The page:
My first posting from my garden journal 2021 covers the month of January. I began by writing, “January, a new month and a new year, 2021, began cold with periods of rain, sleet and snow. But as always there is plenty going on in the garden and we are getting out enjoying the garden and the tasks we set ourselves.”
The first set of photo this month show some of these tasks, “The re-surfacing of our old concrete paths and terraces is now complete, so we have added fresh gravel to the ‘Aeonium Bed’ and re-fixed my vintage tool collection to the garage wall.”
“We have had to cut down lots of perennial flower stems due to rain and wind damage, a job we usually leave until late February or early March. These prunings we have used to make insect shelters. As we brushed up leaves we made wildlife shelters from them too.”
I feature a Derwent ink pencil drawing over the page where I wrote, “Often we find plants damaged by wind and rain in January, so we cannot enjoy seeing their delicate seedheads and dried flowerheads. This drawing above is of a dried plant that we cannot identify in its current state – possibly a small flowered aster?”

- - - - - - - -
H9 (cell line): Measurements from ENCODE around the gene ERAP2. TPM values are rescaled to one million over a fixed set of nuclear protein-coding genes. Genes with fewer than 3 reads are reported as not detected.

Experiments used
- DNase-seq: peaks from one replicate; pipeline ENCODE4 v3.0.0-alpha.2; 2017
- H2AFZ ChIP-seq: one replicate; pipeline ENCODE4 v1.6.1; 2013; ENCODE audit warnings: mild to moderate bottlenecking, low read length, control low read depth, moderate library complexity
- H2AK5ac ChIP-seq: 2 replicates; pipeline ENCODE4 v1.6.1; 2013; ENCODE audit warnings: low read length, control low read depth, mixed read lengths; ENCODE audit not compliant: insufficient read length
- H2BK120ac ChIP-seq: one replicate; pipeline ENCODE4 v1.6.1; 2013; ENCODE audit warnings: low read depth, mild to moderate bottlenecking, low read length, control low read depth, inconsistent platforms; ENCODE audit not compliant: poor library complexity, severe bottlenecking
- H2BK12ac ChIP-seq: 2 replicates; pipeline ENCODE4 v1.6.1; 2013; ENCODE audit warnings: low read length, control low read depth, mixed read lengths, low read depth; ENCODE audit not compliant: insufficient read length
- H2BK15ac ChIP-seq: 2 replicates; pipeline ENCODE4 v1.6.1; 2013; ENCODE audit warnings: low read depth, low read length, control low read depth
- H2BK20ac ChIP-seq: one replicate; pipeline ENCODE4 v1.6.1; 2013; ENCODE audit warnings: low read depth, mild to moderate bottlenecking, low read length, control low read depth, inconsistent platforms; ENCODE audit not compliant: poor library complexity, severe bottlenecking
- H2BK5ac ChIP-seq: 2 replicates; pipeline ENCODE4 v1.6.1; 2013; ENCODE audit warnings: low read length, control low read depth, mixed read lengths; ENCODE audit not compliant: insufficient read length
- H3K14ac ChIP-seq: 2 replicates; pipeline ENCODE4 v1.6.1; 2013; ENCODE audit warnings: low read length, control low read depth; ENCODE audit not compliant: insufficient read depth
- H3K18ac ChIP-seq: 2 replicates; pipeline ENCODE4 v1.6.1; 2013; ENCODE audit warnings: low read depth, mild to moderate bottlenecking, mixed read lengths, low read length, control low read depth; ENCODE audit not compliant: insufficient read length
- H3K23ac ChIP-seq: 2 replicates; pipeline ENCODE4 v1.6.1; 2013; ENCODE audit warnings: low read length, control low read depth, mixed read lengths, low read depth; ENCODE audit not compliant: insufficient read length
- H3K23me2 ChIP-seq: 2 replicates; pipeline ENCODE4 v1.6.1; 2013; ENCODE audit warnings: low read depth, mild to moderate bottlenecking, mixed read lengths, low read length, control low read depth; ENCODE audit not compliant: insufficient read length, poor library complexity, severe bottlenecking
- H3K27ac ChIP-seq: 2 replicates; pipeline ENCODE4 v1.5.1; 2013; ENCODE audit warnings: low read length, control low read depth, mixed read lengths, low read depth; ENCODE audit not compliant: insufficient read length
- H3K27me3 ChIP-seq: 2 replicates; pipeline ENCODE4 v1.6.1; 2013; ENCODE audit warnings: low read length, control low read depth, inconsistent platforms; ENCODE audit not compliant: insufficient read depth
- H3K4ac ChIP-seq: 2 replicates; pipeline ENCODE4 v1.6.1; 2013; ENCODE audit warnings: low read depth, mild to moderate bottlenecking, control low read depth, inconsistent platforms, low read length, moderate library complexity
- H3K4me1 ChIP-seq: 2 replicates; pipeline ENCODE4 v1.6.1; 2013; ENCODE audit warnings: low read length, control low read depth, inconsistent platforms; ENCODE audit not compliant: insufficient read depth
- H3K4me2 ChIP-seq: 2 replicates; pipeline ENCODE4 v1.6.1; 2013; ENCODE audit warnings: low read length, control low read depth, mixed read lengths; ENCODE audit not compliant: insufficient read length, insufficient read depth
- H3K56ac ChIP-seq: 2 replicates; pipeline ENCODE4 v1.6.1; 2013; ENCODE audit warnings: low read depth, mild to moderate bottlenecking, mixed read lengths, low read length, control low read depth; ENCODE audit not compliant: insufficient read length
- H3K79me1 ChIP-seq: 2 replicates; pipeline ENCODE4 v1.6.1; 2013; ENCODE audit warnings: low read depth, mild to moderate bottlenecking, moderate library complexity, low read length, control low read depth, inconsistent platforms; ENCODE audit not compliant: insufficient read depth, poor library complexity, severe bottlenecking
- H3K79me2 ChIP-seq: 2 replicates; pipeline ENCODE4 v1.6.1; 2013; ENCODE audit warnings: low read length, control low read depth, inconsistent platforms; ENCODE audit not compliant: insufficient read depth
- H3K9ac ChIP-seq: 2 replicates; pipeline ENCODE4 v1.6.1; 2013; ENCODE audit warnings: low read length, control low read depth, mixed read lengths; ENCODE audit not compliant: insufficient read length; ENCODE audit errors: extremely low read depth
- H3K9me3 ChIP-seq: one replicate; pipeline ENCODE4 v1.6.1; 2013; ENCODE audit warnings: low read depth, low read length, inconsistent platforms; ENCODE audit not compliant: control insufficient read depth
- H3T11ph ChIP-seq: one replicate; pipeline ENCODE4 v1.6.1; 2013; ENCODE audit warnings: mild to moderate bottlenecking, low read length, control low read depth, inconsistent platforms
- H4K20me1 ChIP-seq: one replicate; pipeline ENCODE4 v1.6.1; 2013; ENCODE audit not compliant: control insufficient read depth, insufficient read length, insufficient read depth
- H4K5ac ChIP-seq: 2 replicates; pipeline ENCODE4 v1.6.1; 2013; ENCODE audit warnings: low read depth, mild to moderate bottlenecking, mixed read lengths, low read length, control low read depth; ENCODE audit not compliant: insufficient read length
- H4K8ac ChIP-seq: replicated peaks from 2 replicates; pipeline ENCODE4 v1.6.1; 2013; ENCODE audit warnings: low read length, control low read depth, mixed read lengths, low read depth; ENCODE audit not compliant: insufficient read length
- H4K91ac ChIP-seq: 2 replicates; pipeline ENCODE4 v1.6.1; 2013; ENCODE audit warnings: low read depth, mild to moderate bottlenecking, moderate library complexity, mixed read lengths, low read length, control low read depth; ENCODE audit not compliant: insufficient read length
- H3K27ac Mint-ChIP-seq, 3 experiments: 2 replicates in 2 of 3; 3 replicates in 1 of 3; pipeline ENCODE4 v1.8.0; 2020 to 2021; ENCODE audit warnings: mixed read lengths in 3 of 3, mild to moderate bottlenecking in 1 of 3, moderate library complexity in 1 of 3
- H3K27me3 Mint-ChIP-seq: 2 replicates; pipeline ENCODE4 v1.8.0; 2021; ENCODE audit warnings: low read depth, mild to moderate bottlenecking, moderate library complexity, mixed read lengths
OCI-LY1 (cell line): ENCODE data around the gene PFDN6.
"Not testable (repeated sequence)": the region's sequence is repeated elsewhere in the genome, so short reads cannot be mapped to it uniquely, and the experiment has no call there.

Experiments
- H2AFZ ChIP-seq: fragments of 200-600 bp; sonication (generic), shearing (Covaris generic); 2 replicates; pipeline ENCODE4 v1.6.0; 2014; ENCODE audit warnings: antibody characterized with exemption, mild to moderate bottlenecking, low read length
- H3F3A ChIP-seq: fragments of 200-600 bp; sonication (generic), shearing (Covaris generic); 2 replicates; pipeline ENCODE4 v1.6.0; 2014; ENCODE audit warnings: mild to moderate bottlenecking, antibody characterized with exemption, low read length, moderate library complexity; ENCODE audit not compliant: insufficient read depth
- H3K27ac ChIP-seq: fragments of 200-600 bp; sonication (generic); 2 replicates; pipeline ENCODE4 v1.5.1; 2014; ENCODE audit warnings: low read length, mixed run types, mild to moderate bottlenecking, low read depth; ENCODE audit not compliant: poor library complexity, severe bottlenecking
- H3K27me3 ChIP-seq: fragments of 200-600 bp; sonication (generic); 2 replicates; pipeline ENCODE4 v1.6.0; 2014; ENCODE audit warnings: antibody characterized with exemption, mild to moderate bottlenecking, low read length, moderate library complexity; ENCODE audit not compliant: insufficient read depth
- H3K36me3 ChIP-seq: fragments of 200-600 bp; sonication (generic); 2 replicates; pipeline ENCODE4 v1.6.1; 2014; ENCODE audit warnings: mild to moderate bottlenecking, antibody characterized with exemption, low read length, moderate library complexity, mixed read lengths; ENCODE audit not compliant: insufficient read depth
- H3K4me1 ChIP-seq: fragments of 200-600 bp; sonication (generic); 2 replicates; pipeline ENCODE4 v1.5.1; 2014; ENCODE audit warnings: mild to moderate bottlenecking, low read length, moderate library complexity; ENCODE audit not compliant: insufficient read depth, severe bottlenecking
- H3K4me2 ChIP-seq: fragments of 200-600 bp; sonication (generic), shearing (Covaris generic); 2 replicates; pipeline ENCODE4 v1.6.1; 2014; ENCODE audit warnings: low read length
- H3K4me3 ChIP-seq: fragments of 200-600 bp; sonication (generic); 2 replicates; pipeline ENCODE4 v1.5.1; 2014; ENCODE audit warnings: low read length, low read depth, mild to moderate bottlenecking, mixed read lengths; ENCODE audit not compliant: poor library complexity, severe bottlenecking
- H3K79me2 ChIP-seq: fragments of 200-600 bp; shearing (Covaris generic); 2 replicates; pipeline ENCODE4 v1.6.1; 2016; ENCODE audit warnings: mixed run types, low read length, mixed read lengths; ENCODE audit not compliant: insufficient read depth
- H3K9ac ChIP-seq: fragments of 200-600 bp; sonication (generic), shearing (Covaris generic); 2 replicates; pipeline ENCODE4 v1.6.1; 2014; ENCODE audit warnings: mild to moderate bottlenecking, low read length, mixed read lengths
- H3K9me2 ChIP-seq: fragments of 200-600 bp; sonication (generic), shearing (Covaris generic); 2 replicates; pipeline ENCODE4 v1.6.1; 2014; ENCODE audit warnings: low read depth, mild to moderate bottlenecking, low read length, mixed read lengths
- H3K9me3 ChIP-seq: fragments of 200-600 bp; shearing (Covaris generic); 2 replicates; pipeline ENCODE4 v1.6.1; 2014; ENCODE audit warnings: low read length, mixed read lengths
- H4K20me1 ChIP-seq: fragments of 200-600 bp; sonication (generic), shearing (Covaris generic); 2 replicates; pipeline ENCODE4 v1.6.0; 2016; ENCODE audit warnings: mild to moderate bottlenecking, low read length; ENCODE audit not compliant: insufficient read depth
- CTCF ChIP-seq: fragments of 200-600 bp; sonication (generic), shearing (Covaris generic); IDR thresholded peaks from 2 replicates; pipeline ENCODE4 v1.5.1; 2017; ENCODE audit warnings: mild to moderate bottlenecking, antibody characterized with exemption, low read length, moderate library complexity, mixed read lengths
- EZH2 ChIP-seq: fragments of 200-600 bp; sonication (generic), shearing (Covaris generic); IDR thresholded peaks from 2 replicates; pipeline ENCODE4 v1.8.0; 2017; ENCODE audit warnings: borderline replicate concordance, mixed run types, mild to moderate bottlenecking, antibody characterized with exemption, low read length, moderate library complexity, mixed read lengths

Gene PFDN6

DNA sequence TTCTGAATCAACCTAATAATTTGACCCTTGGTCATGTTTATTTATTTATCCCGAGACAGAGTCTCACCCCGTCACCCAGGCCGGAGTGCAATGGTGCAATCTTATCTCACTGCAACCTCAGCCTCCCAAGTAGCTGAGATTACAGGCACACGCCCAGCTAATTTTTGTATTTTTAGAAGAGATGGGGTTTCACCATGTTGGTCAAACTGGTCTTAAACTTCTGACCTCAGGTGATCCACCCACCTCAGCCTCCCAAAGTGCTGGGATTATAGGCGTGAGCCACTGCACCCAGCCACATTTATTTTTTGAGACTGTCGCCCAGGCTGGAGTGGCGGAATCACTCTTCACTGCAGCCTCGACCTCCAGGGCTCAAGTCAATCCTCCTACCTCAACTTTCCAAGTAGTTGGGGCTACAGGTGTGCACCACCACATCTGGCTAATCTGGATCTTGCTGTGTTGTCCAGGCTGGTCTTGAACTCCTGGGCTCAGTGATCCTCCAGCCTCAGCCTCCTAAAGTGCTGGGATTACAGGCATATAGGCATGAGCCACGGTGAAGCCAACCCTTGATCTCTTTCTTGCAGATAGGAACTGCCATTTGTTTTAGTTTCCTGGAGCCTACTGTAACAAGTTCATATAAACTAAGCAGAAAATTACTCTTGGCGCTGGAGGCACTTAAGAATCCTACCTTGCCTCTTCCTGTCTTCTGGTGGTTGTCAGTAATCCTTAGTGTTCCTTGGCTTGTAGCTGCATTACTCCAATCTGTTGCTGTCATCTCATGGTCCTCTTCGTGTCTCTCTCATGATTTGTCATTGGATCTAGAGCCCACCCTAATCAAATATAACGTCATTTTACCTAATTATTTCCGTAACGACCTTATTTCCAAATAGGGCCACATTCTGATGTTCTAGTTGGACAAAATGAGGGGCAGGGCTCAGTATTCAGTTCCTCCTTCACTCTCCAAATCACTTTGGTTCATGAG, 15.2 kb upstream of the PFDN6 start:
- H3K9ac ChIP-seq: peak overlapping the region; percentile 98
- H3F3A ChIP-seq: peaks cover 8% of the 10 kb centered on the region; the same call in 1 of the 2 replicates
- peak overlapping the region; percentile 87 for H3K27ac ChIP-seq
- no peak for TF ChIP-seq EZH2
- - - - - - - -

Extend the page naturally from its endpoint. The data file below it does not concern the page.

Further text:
On the opposite more berries appear carrying on from my December journal pages. “In last month’s pages I looked at the red berries of a new holly we had bought, Ilex verticillata and also the many different red cotoneaster berries. I wandered the garden today seeing what other berries were to be found. Crab apples, rose hips, rowan berries, honeysuckles, libertia and holly.”
Turning over to the next double page spread I share photos of a frosted garden on the left hand side and opposite them my painting of rose hips.
Concerning the frosty photos I noted, “The cold start to January gave us one day of heavy frost, when we awoke to a monochrome front garden. The gravel garden, our ‘Beth Chatto Garden’, has plenty of seedheads of grasses and tall perennials and these catch the frost and get gentle white coats and hats.”
On the opposite page I wrote, “Many of our roses continue to flower into December, but then we half-prune them to prevent windrock. Some of our climbers and ramblers flower on into January when we enjoy blooms alongside hips.”
Below is my water colour of hips of Rosa ‘Summer Wine’.
A double page spread follows on, featuring photos of our flowers showing colour this month clothed in snow, “Every flower that opens in January is very special – they seem so brave to be out and about now. I found this selection on a snowy day on a quick, cold wander with camera in hand.”
My sketch of terminal buds on tree stems which I created in water-based pencil crayons finishes off my journal entries for January 2021. I wrote, “Having lost their leaves in the autumn, our garden trees are now attracting our attraction for different reasons. Their silhouettes show beautifully against the sky , their bark texture displays well on bright days and their twigs are in need of close study.”
So there we have my entries for the start of 2021. I shall share again soon at the end of February.